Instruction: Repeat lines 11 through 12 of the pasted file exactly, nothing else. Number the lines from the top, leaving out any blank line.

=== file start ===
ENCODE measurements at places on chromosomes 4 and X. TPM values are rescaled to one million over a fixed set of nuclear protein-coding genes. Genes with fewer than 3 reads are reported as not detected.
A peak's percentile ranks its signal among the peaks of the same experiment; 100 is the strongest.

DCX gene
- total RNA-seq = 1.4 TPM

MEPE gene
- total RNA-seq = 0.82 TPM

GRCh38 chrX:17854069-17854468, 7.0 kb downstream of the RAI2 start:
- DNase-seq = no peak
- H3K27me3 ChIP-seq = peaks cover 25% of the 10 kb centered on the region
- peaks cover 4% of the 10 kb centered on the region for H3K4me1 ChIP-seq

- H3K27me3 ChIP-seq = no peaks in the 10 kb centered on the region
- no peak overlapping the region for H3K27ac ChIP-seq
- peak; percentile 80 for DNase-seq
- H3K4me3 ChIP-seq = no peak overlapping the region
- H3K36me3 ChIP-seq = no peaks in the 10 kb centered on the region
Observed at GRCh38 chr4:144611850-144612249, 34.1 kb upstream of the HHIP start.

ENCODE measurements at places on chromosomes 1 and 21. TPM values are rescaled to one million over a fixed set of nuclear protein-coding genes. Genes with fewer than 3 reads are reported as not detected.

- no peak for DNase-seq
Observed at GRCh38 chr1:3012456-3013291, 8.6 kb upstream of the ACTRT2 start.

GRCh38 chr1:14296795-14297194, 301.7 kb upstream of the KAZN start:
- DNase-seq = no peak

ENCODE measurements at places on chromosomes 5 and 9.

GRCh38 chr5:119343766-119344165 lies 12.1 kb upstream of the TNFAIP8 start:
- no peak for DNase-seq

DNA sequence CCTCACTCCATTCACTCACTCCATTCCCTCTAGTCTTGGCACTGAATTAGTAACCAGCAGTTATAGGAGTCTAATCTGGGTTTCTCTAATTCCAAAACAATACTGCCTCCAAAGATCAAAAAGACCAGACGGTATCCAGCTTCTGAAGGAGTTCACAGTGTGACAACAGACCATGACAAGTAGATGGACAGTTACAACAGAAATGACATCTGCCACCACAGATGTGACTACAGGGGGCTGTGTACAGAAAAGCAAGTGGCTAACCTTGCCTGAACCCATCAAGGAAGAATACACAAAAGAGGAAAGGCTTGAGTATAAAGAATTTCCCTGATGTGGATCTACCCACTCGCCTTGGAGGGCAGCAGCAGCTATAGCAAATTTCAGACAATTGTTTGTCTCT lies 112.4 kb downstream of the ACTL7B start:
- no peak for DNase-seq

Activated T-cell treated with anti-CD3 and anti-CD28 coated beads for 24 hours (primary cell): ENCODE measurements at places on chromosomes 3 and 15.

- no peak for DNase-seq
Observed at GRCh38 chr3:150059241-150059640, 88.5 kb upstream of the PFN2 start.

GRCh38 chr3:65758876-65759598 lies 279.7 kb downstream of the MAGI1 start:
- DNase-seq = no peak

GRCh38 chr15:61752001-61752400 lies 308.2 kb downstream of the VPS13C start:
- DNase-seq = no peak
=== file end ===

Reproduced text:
- H3K27me3 ChIP-seq = no peaks in the 10 kb centered on the region
- no peak overlapping the region for H3K27ac ChIP-seq